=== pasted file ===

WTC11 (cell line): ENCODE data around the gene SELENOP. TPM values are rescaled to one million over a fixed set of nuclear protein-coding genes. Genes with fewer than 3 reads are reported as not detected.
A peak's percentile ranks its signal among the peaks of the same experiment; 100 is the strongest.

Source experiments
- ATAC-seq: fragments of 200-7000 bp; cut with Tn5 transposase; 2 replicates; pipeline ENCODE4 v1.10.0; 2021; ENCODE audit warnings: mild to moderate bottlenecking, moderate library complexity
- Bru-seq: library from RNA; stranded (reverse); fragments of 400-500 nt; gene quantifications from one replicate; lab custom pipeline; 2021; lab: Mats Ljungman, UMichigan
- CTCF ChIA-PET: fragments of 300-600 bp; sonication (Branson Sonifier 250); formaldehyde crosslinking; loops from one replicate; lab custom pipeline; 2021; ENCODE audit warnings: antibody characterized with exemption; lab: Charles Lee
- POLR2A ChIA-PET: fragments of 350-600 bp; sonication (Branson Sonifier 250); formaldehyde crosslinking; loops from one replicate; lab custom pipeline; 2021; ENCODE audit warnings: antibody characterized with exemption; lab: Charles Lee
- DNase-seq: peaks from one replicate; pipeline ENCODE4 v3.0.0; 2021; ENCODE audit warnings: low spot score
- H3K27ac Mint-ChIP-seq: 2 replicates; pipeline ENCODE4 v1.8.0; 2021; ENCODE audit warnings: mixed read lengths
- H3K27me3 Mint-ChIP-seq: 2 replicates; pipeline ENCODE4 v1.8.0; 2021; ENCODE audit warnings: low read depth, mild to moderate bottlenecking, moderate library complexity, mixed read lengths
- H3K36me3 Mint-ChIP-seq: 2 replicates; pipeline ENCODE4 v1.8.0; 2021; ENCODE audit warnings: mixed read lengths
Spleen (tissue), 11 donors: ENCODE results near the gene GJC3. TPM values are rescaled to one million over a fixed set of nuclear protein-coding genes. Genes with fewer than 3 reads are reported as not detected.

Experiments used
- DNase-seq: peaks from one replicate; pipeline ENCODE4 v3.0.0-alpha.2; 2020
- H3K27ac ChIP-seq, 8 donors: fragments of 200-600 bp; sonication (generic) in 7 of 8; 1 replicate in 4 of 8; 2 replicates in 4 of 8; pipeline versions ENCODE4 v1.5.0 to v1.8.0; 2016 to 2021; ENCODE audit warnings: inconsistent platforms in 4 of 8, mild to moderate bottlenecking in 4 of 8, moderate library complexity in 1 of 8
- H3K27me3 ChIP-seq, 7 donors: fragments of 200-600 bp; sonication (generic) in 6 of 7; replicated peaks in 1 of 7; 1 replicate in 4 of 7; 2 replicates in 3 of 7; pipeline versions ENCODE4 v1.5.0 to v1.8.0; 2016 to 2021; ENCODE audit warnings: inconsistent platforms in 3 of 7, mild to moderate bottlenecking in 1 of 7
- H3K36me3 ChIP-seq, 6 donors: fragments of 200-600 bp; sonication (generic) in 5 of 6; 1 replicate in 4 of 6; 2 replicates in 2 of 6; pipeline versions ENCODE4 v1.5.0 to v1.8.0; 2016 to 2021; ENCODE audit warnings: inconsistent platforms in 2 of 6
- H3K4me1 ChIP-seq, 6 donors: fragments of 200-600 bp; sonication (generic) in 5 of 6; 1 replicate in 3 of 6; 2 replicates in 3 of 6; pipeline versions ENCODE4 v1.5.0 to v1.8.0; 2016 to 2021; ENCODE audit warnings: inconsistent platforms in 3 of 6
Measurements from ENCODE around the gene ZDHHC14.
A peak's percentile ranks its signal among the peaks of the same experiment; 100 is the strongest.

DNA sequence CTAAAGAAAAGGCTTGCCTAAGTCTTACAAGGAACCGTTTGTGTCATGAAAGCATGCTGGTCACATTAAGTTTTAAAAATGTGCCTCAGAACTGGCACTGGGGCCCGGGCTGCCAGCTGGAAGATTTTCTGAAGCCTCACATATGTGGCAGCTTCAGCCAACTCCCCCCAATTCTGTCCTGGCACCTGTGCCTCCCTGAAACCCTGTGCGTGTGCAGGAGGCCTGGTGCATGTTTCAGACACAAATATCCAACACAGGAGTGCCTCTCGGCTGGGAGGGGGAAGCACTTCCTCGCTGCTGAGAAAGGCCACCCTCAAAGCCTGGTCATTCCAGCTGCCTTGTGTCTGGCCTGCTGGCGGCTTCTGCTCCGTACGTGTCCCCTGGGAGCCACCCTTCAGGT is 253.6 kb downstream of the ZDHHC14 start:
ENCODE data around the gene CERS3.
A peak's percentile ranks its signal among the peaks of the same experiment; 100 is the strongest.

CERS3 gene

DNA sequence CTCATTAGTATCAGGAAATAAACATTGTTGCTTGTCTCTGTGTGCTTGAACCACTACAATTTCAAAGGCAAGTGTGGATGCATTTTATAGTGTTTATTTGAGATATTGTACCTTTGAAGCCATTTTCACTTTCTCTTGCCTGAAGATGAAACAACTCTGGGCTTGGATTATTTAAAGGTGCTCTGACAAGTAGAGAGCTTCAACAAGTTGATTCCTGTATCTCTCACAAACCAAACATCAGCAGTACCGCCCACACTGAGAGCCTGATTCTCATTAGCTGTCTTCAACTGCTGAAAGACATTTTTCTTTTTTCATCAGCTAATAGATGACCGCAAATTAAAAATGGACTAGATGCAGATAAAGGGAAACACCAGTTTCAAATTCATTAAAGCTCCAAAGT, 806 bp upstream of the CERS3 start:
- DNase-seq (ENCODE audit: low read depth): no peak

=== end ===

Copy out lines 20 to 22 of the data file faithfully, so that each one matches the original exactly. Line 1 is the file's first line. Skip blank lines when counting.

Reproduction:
A peak's percentile ranks its signal among the peaks of the same experiment; 100 is the strongest.

DNA sequence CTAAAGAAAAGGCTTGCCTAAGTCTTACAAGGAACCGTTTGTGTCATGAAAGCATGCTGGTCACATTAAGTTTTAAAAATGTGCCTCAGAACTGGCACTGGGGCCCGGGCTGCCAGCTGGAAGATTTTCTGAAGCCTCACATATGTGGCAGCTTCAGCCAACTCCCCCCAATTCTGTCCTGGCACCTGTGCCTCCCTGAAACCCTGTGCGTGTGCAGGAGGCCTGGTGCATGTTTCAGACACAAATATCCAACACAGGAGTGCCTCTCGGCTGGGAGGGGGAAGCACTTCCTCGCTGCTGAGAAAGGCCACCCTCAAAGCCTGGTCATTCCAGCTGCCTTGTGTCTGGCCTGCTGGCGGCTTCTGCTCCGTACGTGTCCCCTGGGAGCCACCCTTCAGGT is 253.6 kb downstream of the ZDHHC14 start:
ENCODE data around the gene CERS3.